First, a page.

Over at USM Modular Furniture in SoHo, DAP was hosting the launch of Hans-Ulrich Obrist’s series of slim artist-interview transcripts. Delayed by traffic, we missed architect Enrique Walker interviewing Obrist but arrived just in time to catch the start of Obrist’s talk with artist Paul Chan. Thankfully, late was also fashionable; waves of curators (including MoMA’s Barbara London, Roxana Marcoci, and Klaus Biesenbach) followed in our wake. Björk was already there, looking at home with socked feet propped up on the seat in front of her (the only empty chair in the house). Chan’s an unassuming but articulate speaker, leaping handily from Hegel to Adorno to Valéry. Pointing to Henry Darger, Chan argued that “escape is a legitimate form of engagement” and then, a bit later, spoke against the “terrible connectedness” of our times. The talk’s message, such that there was one, seemed to be: “Get lost.” Sound advice, given the weekend’s seemingly inexorable busyness. Afterward, artist Olafur Eliasson leaped up to give a surprise toast to Obrist. “I just want to thank Hans for all of his dedication to . . .” A champagne cork popped prematurely. Eliasson quickly finished, the other corks followed suit, and the party commenced.
Left: Artist Matthew Buckingham. Right: Performa director RoseLee Goldberg with curator Okwui Enwezor.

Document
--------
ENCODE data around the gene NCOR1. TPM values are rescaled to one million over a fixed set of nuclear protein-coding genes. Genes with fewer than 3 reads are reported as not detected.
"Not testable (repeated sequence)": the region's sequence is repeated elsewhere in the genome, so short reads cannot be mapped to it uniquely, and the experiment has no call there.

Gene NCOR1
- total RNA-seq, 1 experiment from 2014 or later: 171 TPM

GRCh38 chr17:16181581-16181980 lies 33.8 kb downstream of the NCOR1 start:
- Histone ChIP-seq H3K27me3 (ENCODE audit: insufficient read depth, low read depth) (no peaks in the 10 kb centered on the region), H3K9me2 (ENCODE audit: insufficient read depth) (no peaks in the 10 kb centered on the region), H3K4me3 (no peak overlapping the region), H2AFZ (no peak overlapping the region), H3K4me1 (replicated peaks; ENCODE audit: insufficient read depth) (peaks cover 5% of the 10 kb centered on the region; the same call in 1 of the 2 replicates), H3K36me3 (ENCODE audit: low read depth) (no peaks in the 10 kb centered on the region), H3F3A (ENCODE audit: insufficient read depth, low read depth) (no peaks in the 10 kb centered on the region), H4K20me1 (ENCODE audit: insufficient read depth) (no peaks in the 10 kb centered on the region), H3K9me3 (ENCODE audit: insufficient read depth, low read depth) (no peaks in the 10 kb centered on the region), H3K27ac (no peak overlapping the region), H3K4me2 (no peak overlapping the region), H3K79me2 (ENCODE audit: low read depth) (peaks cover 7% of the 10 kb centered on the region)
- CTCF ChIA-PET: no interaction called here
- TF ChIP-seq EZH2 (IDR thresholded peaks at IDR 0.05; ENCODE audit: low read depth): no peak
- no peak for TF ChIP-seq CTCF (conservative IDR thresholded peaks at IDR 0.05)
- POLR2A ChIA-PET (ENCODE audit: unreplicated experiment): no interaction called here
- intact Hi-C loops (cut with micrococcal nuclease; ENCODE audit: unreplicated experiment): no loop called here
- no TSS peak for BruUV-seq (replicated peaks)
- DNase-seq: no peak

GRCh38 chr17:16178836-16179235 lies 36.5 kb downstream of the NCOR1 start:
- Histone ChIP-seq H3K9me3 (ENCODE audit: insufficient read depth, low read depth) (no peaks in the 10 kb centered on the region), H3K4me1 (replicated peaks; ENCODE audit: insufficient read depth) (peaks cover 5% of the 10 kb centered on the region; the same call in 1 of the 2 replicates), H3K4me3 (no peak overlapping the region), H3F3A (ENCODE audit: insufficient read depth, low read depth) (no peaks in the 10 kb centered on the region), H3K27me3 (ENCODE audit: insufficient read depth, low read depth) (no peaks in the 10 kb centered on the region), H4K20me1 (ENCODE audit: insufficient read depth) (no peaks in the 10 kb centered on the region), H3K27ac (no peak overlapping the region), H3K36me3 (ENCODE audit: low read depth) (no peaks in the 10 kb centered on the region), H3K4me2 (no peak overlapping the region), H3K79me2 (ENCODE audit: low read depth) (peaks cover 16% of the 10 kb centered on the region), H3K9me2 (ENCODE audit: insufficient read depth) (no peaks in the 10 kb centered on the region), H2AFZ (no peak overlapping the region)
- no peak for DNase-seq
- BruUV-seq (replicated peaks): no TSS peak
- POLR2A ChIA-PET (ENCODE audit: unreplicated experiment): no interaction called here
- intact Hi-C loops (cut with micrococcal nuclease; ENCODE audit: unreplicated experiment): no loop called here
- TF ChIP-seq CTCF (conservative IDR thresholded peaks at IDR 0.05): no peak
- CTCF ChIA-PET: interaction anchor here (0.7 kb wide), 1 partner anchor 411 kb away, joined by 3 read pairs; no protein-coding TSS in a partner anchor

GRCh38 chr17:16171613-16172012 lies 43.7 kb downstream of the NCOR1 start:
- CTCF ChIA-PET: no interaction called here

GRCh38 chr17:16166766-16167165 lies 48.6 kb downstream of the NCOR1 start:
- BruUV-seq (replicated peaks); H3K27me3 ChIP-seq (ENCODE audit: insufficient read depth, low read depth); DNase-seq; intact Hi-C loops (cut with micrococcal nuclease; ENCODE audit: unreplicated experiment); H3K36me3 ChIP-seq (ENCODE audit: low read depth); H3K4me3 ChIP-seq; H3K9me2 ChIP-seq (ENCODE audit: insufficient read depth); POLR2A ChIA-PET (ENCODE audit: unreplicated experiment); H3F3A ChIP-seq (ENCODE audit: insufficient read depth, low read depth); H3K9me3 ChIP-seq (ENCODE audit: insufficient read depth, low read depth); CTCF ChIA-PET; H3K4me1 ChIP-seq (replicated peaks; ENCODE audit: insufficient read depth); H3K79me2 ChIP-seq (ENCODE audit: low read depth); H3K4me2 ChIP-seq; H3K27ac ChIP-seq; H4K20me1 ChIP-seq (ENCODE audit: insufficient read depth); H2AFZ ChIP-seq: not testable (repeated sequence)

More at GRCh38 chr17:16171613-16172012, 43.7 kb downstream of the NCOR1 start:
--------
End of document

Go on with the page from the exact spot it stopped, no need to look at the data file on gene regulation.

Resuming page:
Sometimes the fairs sound less like cafeteria politics than street fighting. “If anyone asks me about the market, I’m going to head-butt them,” boasted David Kordansky at an intimate dinner hosted by London galleries Stuart Shave and the Approach in an austere Chelsea loft. Food was small dishes prepared by the apartment’s owner, a young disciple of celebrity chef Mark Hix: seafood-and-mashed-potato stew, pumpkin risotto. Plenty of artists and dealers were present: Collier Schorr, David Altmejd, and Ricky Swallow joined 303 Gallery’s Lisa Spellman, Mari Spirito, and Barbara Corti, along with curator Clarissa Dalrymple, art consultant Rob Teeters, and others. Anticipating a busy weekend, I retired early.
Friday was all gray skies and blusters, a far cry from spring. Following a turbulent jaunt on a water taxi—during which Creative Time presented a film by Matthew Buckingham—I walked over to Harris Lieberman to catch the beginning of Thomas Zipp’s opening. Zipp wasn’t around, apparently off recuperating from the setup of his giant, canted wooden missiles before the dinner in his honor at Tribeca’s Blau Gans. Around the corner at Maccarone, a massive crowd navigated Nate Lowman and Dan Colen’s installation, a sprawling slacker paradise. Apparently, the artists hadn’t quite finished the work. Lowman pointed to a long chain of chrome wheels: “Those are supposed to be standing, but we didn’t want to kill anyone. It’s not like we’re Richard Serra or Christo.” The show itself is something of a reprise of Lowman’s manic installation at Peres Projects during the Athens Biennial last September. As is often the case, though, it wasn’t all about the art. “I’m here to party!” hollered a young gallery lackey, while the Champs’ golden tune “Tequila” blared from one of the works: a cream 1972 Jaguar XJ6 with California plates zealously cluttered with videos, wires, and ephemera. They’re less Warhol’s children than Richard Prince’s, retooling the joke paintings into ebullient joke installations.